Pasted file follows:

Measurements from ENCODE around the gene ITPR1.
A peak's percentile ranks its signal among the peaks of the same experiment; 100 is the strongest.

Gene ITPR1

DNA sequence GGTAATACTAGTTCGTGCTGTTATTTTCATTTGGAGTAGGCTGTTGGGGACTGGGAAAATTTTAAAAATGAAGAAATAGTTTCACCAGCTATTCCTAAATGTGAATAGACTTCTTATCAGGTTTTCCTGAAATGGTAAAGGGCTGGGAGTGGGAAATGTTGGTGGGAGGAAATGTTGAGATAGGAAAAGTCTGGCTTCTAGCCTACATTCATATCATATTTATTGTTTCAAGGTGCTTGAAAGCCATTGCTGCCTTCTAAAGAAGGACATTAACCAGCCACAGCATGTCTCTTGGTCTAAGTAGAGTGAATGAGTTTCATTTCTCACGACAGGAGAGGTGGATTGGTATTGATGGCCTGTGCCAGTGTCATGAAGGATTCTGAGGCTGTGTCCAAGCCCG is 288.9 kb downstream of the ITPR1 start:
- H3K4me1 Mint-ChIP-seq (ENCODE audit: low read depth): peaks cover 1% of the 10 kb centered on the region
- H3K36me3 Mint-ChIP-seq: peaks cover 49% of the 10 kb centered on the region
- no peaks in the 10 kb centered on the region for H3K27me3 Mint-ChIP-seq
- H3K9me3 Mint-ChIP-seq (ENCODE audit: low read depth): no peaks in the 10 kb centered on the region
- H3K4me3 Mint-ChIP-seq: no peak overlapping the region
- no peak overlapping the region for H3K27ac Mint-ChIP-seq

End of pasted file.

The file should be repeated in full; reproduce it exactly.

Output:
Measurements from ENCODE around the gene ITPR1.
A peak's percentile ranks its signal among the peaks of the same experiment; 100 is the strongest.

Gene ITPR1

DNA sequence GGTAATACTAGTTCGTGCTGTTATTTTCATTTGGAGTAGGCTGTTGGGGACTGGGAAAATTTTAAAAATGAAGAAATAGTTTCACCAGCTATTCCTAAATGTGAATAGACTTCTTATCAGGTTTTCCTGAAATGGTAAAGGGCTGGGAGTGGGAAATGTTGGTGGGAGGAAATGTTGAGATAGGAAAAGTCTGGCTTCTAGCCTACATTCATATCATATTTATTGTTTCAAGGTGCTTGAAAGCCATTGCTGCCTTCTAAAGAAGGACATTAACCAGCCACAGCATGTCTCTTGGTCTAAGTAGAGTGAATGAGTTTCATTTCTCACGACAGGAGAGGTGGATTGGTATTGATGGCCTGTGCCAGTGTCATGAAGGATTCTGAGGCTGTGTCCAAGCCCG is 288.9 kb downstream of the ITPR1 start:
- H3K4me1 Mint-ChIP-seq (ENCODE audit: low read depth): peaks cover 1% of the 10 kb centered on the region
- H3K36me3 Mint-ChIP-seq: peaks cover 49% of the 10 kb centered on the region
- no peaks in the 10 kb centered on the region for H3K27me3 Mint-ChIP-seq
- H3K9me3 Mint-ChIP-seq (ENCODE audit: low read depth): no peaks in the 10 kb centered on the region
- H3K4me3 Mint-ChIP-seq: no peak overlapping the region
- no peak overlapping the region for H3K27ac Mint-ChIP-seq